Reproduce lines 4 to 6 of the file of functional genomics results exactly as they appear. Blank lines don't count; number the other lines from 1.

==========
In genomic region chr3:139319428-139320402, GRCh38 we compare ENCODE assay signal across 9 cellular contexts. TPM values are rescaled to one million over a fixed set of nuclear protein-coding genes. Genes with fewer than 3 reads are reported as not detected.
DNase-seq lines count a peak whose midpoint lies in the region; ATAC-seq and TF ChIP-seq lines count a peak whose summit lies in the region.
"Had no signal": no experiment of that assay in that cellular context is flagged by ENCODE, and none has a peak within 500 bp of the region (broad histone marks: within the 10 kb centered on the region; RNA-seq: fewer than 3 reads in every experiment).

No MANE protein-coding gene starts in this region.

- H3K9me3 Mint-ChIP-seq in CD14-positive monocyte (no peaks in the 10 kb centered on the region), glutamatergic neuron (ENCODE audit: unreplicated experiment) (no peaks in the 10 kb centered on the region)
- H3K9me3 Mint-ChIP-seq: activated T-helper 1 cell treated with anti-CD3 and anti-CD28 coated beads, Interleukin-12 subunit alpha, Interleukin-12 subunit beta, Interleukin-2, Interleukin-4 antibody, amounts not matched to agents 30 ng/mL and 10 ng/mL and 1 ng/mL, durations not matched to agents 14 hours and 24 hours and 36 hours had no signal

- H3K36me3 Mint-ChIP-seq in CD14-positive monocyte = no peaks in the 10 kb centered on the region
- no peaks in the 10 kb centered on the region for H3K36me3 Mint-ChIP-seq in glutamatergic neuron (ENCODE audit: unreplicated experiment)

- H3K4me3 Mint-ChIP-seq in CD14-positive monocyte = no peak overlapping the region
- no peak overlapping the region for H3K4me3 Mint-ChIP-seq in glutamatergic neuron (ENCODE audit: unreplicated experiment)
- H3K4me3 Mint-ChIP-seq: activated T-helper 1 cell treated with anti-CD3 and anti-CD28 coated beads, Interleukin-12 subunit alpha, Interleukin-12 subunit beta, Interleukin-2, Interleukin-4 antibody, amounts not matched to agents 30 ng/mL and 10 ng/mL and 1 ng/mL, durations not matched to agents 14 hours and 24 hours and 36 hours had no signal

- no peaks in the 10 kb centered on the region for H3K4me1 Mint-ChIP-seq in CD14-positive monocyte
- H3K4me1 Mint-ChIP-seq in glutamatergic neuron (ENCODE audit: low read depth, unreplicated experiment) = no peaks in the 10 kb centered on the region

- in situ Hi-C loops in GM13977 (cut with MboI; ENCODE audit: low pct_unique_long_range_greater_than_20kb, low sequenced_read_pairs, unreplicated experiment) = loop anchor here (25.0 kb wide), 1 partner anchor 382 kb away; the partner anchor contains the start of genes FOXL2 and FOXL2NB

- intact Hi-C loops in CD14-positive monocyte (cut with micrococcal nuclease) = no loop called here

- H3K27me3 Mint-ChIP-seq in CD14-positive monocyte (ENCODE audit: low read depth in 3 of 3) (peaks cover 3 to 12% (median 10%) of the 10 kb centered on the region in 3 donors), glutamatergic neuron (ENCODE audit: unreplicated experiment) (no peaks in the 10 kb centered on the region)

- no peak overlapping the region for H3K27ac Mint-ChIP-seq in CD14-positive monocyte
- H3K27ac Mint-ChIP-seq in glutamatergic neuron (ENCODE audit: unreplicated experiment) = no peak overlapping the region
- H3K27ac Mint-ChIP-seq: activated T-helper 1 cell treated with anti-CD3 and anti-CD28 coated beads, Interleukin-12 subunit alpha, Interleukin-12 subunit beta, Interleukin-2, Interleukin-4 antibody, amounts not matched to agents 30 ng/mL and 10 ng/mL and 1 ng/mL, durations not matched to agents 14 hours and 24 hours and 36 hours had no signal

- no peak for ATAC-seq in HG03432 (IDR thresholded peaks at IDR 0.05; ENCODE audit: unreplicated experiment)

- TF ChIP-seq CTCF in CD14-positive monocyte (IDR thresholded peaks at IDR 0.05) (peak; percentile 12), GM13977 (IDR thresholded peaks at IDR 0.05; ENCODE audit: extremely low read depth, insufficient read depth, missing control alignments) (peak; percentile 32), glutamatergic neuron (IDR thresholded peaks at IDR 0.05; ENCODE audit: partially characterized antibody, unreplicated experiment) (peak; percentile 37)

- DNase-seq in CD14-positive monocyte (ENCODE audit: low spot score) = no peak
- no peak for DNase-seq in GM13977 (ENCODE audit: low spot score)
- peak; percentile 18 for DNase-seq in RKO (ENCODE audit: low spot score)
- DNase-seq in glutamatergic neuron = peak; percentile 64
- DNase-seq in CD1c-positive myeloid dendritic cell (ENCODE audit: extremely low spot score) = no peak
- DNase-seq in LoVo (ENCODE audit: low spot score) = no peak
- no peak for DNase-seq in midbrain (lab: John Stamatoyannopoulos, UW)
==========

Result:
No MANE protein-coding gene starts in this region.

- H3K9me3 Mint-ChIP-seq in CD14-positive monocyte (no peaks in the 10 kb centered on the region), glutamatergic neuron (ENCODE audit: unreplicated experiment) (no peaks in the 10 kb centered on the region)
- H3K9me3 Mint-ChIP-seq: activated T-helper 1 cell treated with anti-CD3 and anti-CD28 coated beads, Interleukin-12 subunit alpha, Interleukin-12 subunit beta, Interleukin-2, Interleukin-4 antibody, amounts not matched to agents 30 ng/mL and 10 ng/mL and 1 ng/mL, durations not matched to agents 14 hours and 24 hours and 36 hours had no signal